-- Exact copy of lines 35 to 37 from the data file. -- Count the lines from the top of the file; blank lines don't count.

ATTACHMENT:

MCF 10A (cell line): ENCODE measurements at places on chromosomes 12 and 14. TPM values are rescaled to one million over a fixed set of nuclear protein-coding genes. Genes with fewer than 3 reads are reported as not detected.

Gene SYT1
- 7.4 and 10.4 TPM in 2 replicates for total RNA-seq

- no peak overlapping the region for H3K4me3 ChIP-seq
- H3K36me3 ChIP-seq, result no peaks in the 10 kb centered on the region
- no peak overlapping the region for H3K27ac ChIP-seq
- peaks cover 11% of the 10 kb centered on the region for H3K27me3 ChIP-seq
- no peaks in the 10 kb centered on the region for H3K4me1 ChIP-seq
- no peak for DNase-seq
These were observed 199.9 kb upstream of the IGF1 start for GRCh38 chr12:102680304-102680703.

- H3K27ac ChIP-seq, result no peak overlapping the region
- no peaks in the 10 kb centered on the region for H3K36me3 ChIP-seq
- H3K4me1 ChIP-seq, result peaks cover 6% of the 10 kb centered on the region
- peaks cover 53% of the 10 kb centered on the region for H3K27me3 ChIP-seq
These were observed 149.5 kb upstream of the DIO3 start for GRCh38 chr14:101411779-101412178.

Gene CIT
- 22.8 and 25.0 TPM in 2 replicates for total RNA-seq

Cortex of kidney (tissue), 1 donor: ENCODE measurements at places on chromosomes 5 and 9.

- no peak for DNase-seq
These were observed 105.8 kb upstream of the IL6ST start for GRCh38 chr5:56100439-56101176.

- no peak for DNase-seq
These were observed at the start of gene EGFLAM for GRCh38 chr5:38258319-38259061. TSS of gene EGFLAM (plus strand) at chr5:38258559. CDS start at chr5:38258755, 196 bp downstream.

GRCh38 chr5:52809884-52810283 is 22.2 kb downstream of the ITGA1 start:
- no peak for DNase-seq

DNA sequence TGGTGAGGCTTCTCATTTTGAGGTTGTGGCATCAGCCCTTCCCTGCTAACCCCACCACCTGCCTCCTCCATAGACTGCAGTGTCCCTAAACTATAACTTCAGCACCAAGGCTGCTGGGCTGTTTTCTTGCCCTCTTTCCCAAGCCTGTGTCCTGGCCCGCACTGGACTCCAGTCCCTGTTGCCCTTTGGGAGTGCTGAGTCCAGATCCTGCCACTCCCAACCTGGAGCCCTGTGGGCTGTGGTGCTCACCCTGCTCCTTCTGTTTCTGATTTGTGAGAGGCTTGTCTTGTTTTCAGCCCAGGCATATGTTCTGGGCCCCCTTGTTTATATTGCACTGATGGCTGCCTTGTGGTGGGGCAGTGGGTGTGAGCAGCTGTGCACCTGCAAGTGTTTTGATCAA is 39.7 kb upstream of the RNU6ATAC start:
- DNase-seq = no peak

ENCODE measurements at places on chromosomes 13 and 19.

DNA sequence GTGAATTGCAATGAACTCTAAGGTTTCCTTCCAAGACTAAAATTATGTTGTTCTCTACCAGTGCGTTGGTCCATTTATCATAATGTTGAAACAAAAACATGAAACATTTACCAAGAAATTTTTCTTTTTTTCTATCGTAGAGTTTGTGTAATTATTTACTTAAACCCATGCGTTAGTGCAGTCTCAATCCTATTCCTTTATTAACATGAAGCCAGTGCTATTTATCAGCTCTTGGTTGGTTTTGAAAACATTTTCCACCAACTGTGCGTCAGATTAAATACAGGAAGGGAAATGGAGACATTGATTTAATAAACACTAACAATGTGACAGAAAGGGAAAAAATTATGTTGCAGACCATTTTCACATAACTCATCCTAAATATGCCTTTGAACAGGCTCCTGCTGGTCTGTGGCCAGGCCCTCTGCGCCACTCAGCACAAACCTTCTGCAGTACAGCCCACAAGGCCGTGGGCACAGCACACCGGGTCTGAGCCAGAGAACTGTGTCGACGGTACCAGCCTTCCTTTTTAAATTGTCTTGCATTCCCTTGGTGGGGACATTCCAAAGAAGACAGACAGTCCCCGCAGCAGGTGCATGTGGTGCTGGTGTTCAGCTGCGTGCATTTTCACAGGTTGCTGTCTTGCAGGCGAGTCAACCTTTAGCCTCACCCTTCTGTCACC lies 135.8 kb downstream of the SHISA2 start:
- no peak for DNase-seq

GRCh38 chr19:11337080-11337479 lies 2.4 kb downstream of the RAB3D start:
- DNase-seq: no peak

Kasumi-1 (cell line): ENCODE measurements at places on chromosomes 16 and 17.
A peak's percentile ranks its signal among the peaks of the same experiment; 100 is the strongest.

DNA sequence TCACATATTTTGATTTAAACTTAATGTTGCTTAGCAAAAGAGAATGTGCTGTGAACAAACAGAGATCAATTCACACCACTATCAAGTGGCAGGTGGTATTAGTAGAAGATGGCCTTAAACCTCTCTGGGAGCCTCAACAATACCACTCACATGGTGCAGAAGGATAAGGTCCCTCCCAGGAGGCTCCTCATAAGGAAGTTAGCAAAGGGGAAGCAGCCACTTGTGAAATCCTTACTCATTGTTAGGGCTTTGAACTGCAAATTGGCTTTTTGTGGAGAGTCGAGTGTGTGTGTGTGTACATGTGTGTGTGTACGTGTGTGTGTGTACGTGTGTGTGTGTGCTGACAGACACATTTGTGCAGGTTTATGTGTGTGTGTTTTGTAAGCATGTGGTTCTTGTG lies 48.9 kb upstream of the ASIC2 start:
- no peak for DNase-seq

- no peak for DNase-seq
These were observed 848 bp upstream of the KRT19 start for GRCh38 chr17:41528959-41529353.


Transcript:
- no peak for DNase-seq

- no peak for DNase-seq
These were observed 848 bp upstream of the KRT19 start for GRCh38 chr17:41528959-41529353.